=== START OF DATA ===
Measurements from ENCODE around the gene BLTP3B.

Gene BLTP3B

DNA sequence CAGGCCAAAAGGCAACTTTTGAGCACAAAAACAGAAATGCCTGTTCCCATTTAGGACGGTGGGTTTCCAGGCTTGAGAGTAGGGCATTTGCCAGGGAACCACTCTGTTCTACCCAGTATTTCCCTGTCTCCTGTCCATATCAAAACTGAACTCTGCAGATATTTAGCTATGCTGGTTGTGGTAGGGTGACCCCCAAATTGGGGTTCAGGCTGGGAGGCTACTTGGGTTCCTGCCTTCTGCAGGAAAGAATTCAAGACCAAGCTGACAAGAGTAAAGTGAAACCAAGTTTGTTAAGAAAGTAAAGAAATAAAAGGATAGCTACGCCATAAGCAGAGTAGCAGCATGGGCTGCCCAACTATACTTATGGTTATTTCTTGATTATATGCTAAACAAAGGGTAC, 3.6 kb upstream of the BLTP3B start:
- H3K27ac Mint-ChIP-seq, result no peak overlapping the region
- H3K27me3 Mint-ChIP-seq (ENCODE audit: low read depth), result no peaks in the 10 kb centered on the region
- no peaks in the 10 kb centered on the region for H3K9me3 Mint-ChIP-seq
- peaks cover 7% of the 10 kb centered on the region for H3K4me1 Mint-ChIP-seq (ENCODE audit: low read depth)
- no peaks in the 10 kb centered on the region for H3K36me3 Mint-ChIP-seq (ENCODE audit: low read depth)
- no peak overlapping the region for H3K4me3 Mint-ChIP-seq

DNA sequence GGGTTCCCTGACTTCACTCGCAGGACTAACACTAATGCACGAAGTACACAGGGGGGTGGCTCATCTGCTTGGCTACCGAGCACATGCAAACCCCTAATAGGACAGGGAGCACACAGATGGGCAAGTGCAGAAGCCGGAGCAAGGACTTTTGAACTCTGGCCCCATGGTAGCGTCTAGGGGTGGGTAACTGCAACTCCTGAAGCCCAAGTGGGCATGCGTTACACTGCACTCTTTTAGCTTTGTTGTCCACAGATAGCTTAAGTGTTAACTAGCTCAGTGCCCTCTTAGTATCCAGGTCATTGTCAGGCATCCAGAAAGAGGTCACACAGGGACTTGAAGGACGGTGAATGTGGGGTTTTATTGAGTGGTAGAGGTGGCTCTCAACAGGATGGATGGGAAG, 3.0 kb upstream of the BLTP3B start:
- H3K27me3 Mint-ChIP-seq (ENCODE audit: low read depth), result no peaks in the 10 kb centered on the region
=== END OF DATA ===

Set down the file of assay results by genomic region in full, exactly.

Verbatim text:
Measurements from ENCODE around the gene BLTP3B.

Gene BLTP3B

DNA sequence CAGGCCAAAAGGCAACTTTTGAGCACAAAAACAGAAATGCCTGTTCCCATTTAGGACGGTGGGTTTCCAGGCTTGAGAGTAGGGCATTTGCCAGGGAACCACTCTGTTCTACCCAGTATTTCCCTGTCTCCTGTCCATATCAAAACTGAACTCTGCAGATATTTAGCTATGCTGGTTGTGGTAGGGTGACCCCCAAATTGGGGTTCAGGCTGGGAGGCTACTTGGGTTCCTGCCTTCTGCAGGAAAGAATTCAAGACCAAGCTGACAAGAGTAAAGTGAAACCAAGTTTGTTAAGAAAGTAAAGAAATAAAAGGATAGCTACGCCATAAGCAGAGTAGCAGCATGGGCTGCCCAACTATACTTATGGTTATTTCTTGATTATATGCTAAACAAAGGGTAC, 3.6 kb upstream of the BLTP3B start:
- H3K27ac Mint-ChIP-seq, result no peak overlapping the region
- H3K27me3 Mint-ChIP-seq (ENCODE audit: low read depth), result no peaks in the 10 kb centered on the region
- no peaks in the 10 kb centered on the region for H3K9me3 Mint-ChIP-seq
- peaks cover 7% of the 10 kb centered on the region for H3K4me1 Mint-ChIP-seq (ENCODE audit: low read depth)
- no peaks in the 10 kb centered on the region for H3K36me3 Mint-ChIP-seq (ENCODE audit: low read depth)
- no peak overlapping the region for H3K4me3 Mint-ChIP-seq

DNA sequence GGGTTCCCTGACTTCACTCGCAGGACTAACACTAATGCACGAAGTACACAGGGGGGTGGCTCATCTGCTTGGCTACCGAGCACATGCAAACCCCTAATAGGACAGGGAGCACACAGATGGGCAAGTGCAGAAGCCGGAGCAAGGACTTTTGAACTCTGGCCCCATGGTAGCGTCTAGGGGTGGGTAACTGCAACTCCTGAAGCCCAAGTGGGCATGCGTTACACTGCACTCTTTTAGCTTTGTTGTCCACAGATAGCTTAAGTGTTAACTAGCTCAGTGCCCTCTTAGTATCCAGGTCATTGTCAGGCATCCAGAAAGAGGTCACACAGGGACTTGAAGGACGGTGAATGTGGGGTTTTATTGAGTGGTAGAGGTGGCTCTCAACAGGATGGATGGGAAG, 3.0 kb upstream of the BLTP3B start:
- H3K27me3 Mint-ChIP-seq (ENCODE audit: low read depth), result no peaks in the 10 kb centered on the region